Fats can also cause the stool to be yellow. Excess fat in the stool can be due to decreased fat digestion, which can occur with conditions involving the pancreas or decreased absorption in the intestines, which can occur with some intestinal conditions.

Bile salt-related causes of yellow stool

Yellow stool may be caused by conditions that decrease the amount of bile salts reaching the intestines including:

  • Biliary atresia (a condition present at birth involving abnormal bile duct development)
  • Biliary cirrhosis (inflammation of bile ducts in the liver)
  • Biliary stricture (bile duct narrowing)
  • Cirrhosis (liver scarring due to chronic damage)
  • Cancer or tumors of the liver, the bile ducts, the gallbladder, or the pancreas
  • Gallstones
  • Hepatitis (liver infection or inflammation)
  • Sclerosing cholangitis (bile duct inflammation and scarring)

Pancreatic causes of yellow stool

Yellow stool can be caused by conditions that reduce pancreatic lipase production or that block its transport to the intestines including:

  • Congenital pancreatic lipase deficiency (an abnormality of pancreatic lipase production present at birth)
  • Cystic fibrosis (a genetic disorder that interferes with lung and pancreatic function)
  • Pancreatic cancer
  • Pancreatitis (inflammation of the pancreas)

Intestinal causes of yellow stool

Yellow stool can also be caused by conditions that interfere with the ability of the intestines to absorb fat:

  • Celiac disease (a severe sensitivity to gluten from wheat and other grains that causes intestinal damage)
  • Cystic fibrosis
  • Parasite infections such as Giardia infection

Serious or life-threatening causes of yellow stool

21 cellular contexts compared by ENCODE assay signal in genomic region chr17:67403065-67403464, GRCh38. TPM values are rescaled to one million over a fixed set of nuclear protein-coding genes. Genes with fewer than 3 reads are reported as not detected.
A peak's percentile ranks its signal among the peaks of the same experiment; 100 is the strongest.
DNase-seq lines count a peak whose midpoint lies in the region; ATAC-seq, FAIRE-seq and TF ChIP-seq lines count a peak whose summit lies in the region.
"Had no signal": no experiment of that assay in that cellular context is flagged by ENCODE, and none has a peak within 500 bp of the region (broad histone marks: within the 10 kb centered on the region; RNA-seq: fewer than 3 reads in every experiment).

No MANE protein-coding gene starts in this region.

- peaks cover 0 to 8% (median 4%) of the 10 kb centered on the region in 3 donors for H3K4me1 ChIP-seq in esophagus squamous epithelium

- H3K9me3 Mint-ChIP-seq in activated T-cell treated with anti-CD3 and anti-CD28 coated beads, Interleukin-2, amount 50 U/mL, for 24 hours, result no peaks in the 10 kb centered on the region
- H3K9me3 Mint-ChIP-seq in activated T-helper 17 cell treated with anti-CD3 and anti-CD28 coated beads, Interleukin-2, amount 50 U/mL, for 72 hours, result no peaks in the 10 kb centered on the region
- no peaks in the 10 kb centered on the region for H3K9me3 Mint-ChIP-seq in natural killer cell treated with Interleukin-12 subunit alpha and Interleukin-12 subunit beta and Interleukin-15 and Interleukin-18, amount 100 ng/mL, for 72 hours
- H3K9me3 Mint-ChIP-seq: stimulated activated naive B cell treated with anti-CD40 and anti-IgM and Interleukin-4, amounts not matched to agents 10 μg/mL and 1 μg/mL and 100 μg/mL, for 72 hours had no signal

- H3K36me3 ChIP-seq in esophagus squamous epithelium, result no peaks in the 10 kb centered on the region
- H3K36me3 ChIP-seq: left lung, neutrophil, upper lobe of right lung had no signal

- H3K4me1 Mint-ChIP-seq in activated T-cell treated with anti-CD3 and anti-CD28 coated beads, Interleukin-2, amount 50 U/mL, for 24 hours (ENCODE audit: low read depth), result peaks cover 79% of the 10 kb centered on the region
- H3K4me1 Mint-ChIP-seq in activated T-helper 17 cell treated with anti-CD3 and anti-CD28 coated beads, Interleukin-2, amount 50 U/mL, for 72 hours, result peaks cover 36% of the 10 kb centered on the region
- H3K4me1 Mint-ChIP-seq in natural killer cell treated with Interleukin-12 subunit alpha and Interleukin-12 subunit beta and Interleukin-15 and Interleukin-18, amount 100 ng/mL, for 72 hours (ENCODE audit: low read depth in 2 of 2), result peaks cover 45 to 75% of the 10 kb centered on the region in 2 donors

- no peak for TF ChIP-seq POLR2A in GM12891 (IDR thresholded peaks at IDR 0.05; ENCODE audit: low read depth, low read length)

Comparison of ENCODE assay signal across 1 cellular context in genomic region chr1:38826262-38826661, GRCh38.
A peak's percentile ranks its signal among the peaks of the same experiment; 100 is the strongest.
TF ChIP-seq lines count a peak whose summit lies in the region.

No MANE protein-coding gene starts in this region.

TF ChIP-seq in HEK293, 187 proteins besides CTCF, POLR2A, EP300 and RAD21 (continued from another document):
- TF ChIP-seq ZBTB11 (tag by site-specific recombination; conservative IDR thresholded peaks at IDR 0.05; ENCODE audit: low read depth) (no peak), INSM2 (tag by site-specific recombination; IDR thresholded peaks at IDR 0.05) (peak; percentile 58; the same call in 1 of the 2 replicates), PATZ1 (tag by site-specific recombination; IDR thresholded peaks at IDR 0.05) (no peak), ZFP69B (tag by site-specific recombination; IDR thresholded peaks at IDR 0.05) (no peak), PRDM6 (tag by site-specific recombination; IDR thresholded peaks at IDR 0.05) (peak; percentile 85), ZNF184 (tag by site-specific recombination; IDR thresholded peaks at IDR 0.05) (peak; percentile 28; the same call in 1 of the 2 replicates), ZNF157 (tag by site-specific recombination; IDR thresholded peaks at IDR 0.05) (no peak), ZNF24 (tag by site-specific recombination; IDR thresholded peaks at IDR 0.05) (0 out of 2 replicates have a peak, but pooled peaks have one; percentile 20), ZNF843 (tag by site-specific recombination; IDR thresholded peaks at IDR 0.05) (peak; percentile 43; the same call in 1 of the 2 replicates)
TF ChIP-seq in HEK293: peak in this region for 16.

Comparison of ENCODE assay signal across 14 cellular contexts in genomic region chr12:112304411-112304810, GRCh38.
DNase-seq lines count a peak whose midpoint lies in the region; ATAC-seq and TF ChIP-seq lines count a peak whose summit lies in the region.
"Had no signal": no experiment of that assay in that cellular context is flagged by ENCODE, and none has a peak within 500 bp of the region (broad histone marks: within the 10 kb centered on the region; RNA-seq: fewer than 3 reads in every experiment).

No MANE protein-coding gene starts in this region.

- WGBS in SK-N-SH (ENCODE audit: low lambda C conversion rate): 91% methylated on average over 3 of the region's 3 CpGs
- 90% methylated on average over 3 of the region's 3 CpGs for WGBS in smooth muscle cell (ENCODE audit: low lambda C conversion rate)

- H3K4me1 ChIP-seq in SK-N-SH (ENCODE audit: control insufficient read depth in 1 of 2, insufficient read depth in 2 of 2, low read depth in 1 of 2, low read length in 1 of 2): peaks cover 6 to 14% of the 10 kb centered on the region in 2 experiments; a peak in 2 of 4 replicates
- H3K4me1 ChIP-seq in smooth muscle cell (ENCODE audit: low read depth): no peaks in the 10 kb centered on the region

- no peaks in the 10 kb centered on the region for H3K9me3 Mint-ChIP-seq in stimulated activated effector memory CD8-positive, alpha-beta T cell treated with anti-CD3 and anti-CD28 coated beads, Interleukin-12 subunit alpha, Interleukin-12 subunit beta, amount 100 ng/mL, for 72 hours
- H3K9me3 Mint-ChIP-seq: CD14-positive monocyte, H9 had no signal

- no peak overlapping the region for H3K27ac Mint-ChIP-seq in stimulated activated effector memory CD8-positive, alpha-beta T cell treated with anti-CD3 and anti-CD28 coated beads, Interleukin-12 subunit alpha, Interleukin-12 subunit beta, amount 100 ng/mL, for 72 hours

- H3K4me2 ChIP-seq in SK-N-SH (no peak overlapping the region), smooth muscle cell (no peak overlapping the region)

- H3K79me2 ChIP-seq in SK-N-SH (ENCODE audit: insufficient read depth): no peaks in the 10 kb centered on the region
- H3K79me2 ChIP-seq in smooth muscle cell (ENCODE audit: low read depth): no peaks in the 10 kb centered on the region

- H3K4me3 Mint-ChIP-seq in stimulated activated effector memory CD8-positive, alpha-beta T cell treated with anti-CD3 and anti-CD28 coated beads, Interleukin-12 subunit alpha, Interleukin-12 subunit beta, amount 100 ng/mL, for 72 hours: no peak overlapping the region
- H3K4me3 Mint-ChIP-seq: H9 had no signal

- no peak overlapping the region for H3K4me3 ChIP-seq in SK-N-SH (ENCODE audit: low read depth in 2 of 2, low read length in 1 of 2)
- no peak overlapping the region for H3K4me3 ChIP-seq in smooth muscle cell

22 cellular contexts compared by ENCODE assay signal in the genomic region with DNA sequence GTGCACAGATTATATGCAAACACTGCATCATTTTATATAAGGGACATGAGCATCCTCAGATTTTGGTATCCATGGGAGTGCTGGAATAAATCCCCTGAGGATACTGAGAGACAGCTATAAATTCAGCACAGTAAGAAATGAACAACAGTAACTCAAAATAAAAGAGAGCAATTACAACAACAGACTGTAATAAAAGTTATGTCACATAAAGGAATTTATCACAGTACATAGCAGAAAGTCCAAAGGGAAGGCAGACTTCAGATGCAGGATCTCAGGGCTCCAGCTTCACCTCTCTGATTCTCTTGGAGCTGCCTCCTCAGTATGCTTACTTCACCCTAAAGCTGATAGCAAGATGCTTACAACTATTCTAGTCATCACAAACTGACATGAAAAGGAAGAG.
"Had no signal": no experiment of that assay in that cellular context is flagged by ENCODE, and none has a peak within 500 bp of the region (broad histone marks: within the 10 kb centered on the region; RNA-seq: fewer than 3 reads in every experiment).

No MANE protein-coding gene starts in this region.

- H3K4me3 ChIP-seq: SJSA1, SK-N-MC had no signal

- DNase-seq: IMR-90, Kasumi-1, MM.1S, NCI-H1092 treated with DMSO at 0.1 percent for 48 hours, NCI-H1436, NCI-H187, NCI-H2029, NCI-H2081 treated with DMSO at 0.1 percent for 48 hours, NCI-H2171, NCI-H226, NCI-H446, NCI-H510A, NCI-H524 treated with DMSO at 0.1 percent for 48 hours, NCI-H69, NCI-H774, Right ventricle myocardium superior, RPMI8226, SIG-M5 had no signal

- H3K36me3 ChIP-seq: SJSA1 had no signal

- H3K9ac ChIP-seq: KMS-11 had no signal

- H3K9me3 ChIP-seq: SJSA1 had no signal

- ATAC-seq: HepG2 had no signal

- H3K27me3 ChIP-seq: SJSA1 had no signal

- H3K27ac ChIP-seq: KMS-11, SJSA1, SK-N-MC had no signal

In some cases, yellow stool may be a symptom of a serious or life-threatening condition that should be immediately evaluated in an emergency setting. These include:

Questions for diagnosing the cause of yellow stool

To diagnose your condition, your doctor or licensed health care practitioner will ask you several questions related to your yellow stool including:

  • How long have you been having yellow stool?
  • How would you describe your stool?
  • Have you noticed any blood, mucus or pus in your stool?
  • Have you had yellow stool before?
  • Do you have any other symptoms?
  • What medications are you taking?

What are the potential complications of yellow stool?

Because yellow stool can be due to serious diseases, failure to seek treatment can result in serious complications and permanent damage. Once the underlying cause is diagnosed, it is important for you to follow the treatment plan that you and your health care professional design specifically for you to reduce the risk of potential complications including:

  • Anemia (low red blood cell count)
  • Dehydration and electrolyte imbalance due to long-term diarrhea
  • Failure to thrive in infants and children
  • Growth problems in children
  • Poor nutrition due to nausea, diarrhea, or a decreased desire to eat
  • Spread of cancer
  • Spread of infection
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Medical Reviewer: William C. Lloyd III, MD, FACS
Last Review Date: 2020 Nov 2
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THIS TOOL DOES NOT PROVIDE MEDICAL ADVICE. It is intended for informational purposes only. It is not a substitute for professional medical advice, diagnosis or treatment. Never ignore professional medical advice in seeking treatment because of something you have read on the site. If you think you may have a medical emergency, immediately call your doctor or dial 911.
  1. Stools - pale or clay-colored. Medline Plus, a service of the National Library of Medicine National Institutes of Health. http://www.nlm.nih.gov/medlineplus/ency/article/003129.htm.
  2. Diarrhea. National Digestive Diseases Information Clearinghouse (NDDIC). http://digestive.niddk.nih.gov/ddiseases/pubs/diarrhea/